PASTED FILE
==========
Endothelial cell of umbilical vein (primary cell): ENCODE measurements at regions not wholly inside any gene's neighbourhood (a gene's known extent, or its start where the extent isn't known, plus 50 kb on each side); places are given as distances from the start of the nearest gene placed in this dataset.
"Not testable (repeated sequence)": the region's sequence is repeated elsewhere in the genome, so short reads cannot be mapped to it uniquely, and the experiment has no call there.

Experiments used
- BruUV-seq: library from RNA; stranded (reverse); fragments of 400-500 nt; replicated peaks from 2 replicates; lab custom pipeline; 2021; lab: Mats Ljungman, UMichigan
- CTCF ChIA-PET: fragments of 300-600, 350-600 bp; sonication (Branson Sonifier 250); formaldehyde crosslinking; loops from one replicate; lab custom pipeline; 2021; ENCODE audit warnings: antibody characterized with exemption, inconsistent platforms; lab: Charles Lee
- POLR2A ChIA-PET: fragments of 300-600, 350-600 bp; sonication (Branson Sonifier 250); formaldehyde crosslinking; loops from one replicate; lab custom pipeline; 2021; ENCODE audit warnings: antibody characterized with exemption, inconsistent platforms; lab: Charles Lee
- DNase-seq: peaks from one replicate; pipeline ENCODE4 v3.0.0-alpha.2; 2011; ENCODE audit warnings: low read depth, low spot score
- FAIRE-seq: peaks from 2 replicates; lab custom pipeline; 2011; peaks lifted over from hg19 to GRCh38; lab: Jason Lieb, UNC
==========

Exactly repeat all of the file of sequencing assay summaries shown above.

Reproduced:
Endothelial cell of umbilical vein (primary cell): ENCODE measurements at regions not wholly inside any gene's neighbourhood (a gene's known extent, or its start where the extent isn't known, plus 50 kb on each side); places are given as distances from the start of the nearest gene placed in this dataset.
"Not testable (repeated sequence)": the region's sequence is repeated elsewhere in the genome, so short reads cannot be mapped to it uniquely, and the experiment has no call there.

Experiments used
- BruUV-seq: library from RNA; stranded (reverse); fragments of 400-500 nt; replicated peaks from 2 replicates; lab custom pipeline; 2021; lab: Mats Ljungman, UMichigan
- CTCF ChIA-PET: fragments of 300-600, 350-600 bp; sonication (Branson Sonifier 250); formaldehyde crosslinking; loops from one replicate; lab custom pipeline; 2021; ENCODE audit warnings: antibody characterized with exemption, inconsistent platforms; lab: Charles Lee
- POLR2A ChIA-PET: fragments of 300-600, 350-600 bp; sonication (Branson Sonifier 250); formaldehyde crosslinking; loops from one replicate; lab custom pipeline; 2021; ENCODE audit warnings: antibody characterized with exemption, inconsistent platforms; lab: Charles Lee
- DNase-seq: peaks from one replicate; pipeline ENCODE4 v3.0.0-alpha.2; 2011; ENCODE audit warnings: low read depth, low spot score
- FAIRE-seq: peaks from 2 replicates; lab custom pipeline; 2011; peaks lifted over from hg19 to GRCh38; lab: Jason Lieb, UNC